Car accident injuries may require immediate medical attention. In these instances, the damage may prove extensive, such as a back injury or excessive bleeding.
Whiplash is a common injury people sustain in collisions. Head pain may occur as part of this injury, but it may also point to something worse. Find out the differences between whiplash and a concussion so you may help yourself or a loved one after a crash.
Whiplash is a soft tissue injury
Whiplash is a soft tissue injury in the neck and upper back. It develops when the neck moves sharply under a great deal of force. In a crash, the neck snaps one way and then the other, resulting in micro-tears in the muscles and ligaments of the neck and shoulders. Some people feel the pain immediately, while others may not feel it for days. However, when they do, it is usually sharp and immobilizing.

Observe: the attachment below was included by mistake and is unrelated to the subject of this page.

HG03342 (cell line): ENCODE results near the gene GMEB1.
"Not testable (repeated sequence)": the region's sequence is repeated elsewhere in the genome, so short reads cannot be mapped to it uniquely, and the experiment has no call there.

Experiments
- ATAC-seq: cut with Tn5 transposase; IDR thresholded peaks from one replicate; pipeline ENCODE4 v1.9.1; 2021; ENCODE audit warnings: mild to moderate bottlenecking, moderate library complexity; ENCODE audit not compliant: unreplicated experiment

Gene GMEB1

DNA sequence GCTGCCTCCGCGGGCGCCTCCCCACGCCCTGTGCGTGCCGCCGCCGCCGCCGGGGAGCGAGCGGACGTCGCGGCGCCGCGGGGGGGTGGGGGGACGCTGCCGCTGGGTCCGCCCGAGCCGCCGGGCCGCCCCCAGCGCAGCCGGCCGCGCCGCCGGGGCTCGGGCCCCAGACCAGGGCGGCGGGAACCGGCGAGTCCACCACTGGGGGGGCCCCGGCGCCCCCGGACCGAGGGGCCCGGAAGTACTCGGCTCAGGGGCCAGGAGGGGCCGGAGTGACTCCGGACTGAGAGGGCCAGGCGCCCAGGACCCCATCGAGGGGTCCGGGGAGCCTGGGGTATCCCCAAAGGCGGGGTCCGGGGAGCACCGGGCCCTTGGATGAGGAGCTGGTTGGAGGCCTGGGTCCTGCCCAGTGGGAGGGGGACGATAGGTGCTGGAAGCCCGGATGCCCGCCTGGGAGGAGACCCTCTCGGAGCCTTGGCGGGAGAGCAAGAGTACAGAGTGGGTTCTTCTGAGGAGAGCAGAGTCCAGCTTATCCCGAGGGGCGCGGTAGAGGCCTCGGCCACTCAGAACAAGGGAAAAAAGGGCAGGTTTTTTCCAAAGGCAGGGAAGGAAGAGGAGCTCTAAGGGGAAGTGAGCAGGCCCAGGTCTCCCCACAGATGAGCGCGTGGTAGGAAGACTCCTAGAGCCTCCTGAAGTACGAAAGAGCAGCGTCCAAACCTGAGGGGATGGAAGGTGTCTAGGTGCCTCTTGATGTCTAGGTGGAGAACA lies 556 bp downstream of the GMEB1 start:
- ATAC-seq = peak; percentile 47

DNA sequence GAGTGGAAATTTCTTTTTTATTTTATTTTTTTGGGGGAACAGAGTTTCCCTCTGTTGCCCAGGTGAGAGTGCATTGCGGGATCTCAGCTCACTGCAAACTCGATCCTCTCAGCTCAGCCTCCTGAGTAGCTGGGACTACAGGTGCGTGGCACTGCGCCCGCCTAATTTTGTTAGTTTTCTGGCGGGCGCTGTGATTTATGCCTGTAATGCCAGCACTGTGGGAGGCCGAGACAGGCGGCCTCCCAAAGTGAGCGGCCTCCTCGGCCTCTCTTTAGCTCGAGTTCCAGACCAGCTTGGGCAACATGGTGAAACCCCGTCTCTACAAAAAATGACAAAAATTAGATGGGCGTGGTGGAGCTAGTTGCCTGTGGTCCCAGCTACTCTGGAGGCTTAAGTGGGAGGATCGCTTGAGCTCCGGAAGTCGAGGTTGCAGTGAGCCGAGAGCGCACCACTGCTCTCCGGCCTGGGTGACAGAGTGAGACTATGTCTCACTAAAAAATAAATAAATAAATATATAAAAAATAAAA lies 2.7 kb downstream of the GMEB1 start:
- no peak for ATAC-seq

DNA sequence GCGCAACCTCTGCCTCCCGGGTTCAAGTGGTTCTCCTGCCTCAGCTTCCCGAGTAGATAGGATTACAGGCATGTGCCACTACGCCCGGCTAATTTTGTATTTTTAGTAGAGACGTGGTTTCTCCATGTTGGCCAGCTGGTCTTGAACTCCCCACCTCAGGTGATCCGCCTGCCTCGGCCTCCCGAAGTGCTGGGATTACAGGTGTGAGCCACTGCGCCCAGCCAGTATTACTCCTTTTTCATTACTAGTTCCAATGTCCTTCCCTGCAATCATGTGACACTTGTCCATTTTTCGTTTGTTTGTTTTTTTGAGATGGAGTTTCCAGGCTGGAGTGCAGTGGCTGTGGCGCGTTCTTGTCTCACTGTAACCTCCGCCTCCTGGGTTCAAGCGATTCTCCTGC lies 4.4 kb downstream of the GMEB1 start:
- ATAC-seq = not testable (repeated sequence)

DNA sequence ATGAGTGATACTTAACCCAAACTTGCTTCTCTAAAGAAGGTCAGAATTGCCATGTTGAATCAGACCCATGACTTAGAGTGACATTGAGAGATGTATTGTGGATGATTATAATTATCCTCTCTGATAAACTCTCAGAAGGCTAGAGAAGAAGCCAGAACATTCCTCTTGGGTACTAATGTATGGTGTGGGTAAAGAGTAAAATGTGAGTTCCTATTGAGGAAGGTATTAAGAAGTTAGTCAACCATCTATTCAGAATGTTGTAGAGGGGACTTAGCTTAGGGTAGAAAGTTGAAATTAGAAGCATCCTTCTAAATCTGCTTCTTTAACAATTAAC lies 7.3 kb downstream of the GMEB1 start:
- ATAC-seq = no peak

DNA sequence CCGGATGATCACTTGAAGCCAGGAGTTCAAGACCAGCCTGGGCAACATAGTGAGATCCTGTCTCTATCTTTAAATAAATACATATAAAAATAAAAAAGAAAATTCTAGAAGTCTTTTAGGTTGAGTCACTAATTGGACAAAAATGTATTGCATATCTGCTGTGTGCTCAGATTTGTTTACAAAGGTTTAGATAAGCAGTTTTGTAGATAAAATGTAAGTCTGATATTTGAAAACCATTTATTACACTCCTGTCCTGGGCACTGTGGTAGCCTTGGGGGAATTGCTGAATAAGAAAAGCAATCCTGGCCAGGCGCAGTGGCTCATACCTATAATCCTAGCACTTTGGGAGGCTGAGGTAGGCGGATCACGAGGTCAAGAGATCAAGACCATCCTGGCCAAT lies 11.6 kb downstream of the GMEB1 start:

A concussion is a brain injury
When the neck moves violently, the head goes along with it. When the force is strong enough, the brain may slide and strike the skull. A concussion may develop as the result of this movement or from a direct impact to the head. In either case, a proper diagnosis ensures that treatment commences immediately. A person with a concussion may not know it, especially if there was not a blow to the head. However, symptoms that manifest over the hours and days following a crash may point to the injury. Things like nausea, vomiting, extreme exhaustion or slurred speech should prompt a visit to the hospital.
Whiplash and a concussion may go hand in hand. Getting a medical checkup after a crash, whether there are immediate symptoms or not, may result in more effective treatment and less pain.